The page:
Guildhall Chamber Orchestra will be led by the much sought-after conductor Joshua Weilerstein, Artistic Director of the Orchestre de Chambre de Lausanne, as he directs a concert of neo-Classical works. Witnessing a Brentano String Quartet performance of Haydn’s Quartet op 77 inspired Pulitzer Prize-winning composer Caroline Shaw to write Entr’acte in 2011. Subtitled ‘a minuet and trio’, the piece fascinatingly weaves eighteenth-century style with 21st-century colours and techniques.Prokofiev’s self-named “symphony in the Classical style” has become one of the Russian composer’s most popular works which has been performed across the globe.

london magazine
Empty seats in auditoriums doesn’t mean the show can’t go on

Also modelled in the style of Haydn – with typically Classical orchestral textures and symphonic form – this witty and elegant work is, like the opening piece in this concert, full of harmonic twists which remind the listener of its true century of creation. The evening ends with music from the ballet Pulcinella. The creation of this charming, delicate music – based closely on the manuscripts of Pergolesi among other Baroque and Classical composers – was a labour of love by Stravinsky, who said that “Pulcinella was my discovery of the past, the epiphany through which the whole of my late work became possible.”
Watch online from 7.30pm on 23 October

CONCERT/ A History of Big Band: 1920s – Emergence

Clarinettist and founding member of Kansas Smitty’s, Giacomo Smith, joins the Guildhall Big Band to launch their 2020/21 series of performances exploring big band music through the ages. This special concert will feature interviews with Giacomo Smith, Matt Skelton and members of the Guildhall Big Band, as well as a full performance of music from the birth of big band.
Watch online from 7.30pm on 30 October

business magazine
Get a little jazzy with this streamed live music performance

CONCERT / Opera Triple Bill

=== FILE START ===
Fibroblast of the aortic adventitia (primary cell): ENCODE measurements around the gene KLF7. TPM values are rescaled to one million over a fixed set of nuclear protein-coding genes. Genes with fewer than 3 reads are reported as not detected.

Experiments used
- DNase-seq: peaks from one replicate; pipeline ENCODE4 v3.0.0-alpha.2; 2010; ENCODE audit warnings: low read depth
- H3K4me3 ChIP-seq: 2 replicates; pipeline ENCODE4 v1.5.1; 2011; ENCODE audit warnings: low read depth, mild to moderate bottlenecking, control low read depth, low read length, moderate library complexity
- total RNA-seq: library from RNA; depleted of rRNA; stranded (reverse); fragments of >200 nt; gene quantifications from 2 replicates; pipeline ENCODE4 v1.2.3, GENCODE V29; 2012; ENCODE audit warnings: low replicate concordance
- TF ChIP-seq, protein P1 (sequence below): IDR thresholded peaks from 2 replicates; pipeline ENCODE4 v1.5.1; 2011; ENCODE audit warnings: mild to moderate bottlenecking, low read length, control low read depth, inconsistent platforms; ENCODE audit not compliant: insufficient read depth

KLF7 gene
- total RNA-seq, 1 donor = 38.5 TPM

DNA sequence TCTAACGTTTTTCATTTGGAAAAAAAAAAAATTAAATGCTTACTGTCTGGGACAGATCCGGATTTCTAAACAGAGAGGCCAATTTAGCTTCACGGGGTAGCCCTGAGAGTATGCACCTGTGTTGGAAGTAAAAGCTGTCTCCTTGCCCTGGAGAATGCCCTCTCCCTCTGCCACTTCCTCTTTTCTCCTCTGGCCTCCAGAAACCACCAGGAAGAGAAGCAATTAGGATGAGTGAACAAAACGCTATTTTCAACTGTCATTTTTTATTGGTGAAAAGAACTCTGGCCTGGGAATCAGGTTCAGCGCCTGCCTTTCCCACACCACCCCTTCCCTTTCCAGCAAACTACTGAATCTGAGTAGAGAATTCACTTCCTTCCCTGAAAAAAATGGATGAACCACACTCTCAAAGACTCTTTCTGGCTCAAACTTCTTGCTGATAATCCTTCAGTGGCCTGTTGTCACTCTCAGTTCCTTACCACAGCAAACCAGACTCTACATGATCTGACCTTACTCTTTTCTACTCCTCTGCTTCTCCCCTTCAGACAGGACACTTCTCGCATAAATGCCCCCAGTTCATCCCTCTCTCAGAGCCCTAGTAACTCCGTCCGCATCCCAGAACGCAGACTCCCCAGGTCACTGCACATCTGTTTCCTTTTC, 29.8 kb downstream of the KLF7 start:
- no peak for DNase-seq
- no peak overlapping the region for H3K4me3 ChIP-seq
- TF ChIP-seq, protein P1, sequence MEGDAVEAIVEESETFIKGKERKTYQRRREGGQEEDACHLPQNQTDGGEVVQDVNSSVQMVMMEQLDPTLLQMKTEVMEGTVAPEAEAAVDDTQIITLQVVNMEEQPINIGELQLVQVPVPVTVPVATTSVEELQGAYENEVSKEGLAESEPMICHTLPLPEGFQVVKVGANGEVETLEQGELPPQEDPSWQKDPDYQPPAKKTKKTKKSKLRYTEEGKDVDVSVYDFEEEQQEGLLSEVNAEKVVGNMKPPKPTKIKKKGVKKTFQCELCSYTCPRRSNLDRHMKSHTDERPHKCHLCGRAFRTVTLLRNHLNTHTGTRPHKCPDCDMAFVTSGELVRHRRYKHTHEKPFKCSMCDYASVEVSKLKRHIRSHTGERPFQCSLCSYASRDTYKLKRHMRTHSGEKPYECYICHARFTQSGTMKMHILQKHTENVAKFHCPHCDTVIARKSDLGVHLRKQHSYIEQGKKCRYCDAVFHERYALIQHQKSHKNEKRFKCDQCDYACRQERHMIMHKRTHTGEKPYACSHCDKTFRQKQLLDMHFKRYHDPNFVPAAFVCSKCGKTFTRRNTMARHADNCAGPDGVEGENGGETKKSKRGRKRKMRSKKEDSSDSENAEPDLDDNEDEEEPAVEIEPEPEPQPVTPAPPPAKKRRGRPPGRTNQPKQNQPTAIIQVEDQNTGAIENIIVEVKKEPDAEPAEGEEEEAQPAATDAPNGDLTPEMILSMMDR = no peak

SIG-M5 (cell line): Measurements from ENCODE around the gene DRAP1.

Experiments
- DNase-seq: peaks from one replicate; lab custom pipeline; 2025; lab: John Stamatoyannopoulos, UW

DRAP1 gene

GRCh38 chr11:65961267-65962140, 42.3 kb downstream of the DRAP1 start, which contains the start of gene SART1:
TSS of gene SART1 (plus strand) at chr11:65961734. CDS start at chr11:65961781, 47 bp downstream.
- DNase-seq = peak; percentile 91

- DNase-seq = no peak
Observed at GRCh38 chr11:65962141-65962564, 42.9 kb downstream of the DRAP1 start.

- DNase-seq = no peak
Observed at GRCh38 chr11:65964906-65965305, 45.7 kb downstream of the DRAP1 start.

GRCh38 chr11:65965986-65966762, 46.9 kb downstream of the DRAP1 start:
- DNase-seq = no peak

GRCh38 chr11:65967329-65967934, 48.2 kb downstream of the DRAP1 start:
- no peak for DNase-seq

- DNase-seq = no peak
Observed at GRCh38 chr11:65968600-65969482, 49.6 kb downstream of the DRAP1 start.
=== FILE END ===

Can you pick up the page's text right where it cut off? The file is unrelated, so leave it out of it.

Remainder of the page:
Watch these live-streamed performances of three darkly comic Italian operas, exploring troubling romantic relationships and escapist fantasies in the interwoven lives of three Florentine women. Susanna is suspected by her controlling husband of having an affair when he smells smoke on her clothes, but is that really her secret in this tale of marital misunderstanding? Silvia is trapped in the luxurious but unfulfilling life of an escort, and longs for the innocence of true love. When she meets the man of her dreams it seems this wish has been answered, but will she follow her heart?

Rita believes she has lost her abusive husband at sea, and now reflects his bullying nature onto her downtrodden new spouse. When the first husband reappears unexpectedly, the two men must decide – who is most deserving of her? Lyrical and tuneful music features throughout these skilfully written, one-act works, which were composed between 1841 and 1909. This new Guildhall production, directed by Stephen Medcalf, reimagines these challenging and thought-provoking stories for the present day.
Watch online from 7pm on 2 November

Head to gsmd.ac.uk for more on the Guildhall School for Music & Drama online events.

For the latest headlines from the City of London and beyond, follow City Matters on TwitterInstagram and LinkedIn. 

In this article